Carlos Tavares is clearly good at his job.
He took over at the struggling PSA Peugeot Citroen carmakers in December 2013, despite being advised not to by friends and family and helped save the company from what he described as a “near death experience”.
Tavares, a self-confessed petrol head who loves the thrill of racing sports cars as well as saving seemingly doomed companies, was hailed for leading the firm back from a €555 million loss in 2014 to a net profit of €1.2 billion in 2015.
Although he was helped by China and the French government jointly stumping up €800 million between them to refinance Europe's second biggest carmaker, the Peugeot Citroen board hailed the impact of Tavares.
They decided it was right he should see his salary doubled from €2.7 million a year to €5.2 million.
And Tavares himself also thought it was right, despite the recovery plan meaning the loss of 11,000 jobs at the firm and even though it came at a time when France was suffering record unemployment.
“I have no guilt, none at all,” Tavares told The Local and other members of the Anglo-American Press Association of Paris at the company's swanky Paris headquarters on Friday.
“Frankly I feel very relaxed about it.”
He said his tough performance targets were set by the supervisory board, “but being a sportsman I take pleasure in trying to push the line even further.”
“I took an enormous risk to come to a company that was almost bust and no one told me the salary was almost all variable and if you don’t get the result you won’t get what you expect,” Taveres said.
“I have zero safety net if I don’t perform.”
Much of the criticism Tavares faced was from the French state, who own a 13 percent stake in the company and whose representative was ordered to vote against his pay rise.
Finance Minister Michel Sapin slammed the massive salary hike as “harmful”.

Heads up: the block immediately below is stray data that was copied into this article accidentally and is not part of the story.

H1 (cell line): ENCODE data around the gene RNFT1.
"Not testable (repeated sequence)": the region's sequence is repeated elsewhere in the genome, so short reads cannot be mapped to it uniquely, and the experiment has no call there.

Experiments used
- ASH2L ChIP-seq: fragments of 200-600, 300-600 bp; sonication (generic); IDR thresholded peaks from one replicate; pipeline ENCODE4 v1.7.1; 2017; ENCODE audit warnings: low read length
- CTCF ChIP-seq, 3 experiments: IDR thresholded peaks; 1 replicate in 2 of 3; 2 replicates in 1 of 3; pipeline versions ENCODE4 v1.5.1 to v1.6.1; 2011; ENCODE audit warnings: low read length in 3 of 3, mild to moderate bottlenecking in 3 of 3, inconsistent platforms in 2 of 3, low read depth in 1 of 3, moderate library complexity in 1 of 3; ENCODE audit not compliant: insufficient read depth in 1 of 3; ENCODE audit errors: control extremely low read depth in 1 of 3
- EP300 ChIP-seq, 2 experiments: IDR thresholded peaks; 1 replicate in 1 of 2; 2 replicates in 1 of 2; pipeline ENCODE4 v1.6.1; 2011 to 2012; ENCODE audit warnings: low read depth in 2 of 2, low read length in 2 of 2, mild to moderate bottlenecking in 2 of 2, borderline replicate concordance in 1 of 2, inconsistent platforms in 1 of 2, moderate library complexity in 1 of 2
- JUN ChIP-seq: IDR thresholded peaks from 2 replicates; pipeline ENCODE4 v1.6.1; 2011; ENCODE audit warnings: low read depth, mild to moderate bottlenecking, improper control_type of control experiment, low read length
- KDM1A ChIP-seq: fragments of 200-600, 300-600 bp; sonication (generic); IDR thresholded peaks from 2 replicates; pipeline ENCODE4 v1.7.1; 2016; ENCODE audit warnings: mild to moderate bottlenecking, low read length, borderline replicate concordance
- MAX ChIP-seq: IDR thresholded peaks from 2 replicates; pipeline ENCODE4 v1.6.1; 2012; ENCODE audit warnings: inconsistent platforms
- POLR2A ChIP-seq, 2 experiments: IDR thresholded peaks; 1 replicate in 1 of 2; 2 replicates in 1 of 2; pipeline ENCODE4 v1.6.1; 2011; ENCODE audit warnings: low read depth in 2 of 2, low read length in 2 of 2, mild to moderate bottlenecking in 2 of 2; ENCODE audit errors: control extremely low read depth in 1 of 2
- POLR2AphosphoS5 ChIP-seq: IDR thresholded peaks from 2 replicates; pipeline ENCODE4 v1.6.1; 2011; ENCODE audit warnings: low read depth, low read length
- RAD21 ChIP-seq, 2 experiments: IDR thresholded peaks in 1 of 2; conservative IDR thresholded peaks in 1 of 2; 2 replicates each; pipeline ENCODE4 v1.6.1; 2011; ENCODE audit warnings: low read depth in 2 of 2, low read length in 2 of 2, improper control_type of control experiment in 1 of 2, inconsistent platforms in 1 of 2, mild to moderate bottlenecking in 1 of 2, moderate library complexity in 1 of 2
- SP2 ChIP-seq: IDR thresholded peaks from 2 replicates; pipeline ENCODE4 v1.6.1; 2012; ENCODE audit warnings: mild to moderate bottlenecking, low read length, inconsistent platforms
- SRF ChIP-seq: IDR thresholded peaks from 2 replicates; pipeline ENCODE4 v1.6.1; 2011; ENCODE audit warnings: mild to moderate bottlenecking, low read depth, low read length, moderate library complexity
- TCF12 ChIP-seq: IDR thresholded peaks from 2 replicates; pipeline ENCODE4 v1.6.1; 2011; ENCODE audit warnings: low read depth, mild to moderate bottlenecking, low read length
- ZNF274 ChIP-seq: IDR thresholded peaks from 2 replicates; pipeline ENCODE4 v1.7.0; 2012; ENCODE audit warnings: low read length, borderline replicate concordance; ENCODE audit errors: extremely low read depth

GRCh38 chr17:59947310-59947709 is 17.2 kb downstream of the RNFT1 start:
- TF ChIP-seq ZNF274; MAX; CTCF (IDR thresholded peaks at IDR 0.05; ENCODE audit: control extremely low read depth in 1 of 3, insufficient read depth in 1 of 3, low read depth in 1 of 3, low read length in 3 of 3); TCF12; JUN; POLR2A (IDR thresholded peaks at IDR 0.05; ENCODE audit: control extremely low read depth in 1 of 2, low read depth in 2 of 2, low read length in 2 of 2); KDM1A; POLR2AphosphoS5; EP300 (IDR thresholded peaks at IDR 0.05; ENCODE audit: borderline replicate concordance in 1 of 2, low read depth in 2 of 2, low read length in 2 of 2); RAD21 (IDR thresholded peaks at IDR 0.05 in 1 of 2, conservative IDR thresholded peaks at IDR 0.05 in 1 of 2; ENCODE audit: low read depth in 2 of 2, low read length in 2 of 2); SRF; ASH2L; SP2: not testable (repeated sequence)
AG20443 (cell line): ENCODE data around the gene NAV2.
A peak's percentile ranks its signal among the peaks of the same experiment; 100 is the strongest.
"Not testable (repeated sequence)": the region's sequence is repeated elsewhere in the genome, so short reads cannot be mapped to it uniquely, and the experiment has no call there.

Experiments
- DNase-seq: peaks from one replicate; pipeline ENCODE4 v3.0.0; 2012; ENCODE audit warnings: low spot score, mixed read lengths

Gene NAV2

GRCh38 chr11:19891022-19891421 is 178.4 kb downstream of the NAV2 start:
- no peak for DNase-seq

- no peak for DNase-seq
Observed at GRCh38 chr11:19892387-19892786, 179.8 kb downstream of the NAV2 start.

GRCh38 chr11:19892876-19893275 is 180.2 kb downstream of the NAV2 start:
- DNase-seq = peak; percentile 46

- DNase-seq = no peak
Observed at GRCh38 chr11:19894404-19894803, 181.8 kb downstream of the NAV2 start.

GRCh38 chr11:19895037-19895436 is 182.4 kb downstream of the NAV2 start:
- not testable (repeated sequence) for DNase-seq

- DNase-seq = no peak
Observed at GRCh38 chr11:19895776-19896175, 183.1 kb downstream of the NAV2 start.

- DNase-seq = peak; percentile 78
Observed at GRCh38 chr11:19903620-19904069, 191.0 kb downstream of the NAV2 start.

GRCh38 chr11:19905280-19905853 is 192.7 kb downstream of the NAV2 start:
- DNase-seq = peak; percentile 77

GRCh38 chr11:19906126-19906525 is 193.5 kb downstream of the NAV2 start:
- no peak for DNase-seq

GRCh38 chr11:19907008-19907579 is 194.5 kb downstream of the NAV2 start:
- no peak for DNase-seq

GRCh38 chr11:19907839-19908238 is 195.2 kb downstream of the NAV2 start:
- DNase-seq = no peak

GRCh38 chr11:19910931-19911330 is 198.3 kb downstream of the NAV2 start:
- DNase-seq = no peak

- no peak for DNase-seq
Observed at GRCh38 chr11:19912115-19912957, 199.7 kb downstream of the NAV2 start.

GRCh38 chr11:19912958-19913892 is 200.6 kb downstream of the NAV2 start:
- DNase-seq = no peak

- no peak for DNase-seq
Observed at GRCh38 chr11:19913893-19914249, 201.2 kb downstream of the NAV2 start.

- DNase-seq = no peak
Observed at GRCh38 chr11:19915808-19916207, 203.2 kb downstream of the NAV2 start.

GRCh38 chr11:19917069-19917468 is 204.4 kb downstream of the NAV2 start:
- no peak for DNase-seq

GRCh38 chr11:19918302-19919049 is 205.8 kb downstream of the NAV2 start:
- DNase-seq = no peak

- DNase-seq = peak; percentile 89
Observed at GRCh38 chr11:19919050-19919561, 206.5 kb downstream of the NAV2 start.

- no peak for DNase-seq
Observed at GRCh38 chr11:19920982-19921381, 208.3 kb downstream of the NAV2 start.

(French finance minister Michel Sapin. Photo: AFP)
“We are in a time when we need to make an effort, and it needs to be more or less shared. I say more or less because we are talking about figures that are so huge that one can barely comprehend what they mean,” said Sapin.
Unions also laid into the Peugeot chief saying the astronomical rise would “cause a lot of of damage to social cohesion” with the country's economy still in the doldrums.
Tavares explained that in reality the salary figure was not as dramatic and that eye-watering salaries were just part of being the CEO of a car firm.
“A large part of this €5 million is in stock that eventually I will get in many years. Experience shows me that you will never get that money because many things happen,” he said.
“For the rest it was just a result of the fact we turned around the company.”
“You have car company CEOs, you have soccer players, you have Formula 1 drivers, there is a market. It’s an open market.”
The Lisbon-born boss who spent much of his career at rivals Renault-Nissan added he accepted that criticism comes with the job and the pay packet.
“I'm fine with it. That's life. It's part of my job to accept this criticism. My only point of focus is that I want this company to succeed,” he said.
However not everyone in France took offence at the money the CEO was earning, even if it is a sensitive time in France.
Pierre Gattaz, head of the Medef employers' association, defended the move, saying: “When there is success, it does not shock me that we reward success.”
Gattaz, an unpopular figure among the left in France, said company leaders “are heroes”.
The head of the PSA supervisory board Louis Gallois said the salary increase was “not at all disproportionate”.
Tavares wasn’t the only one at Peugeot to be rewarded for the dramatic turnaround.
Workers based in France were handed an average bonus of €2,000.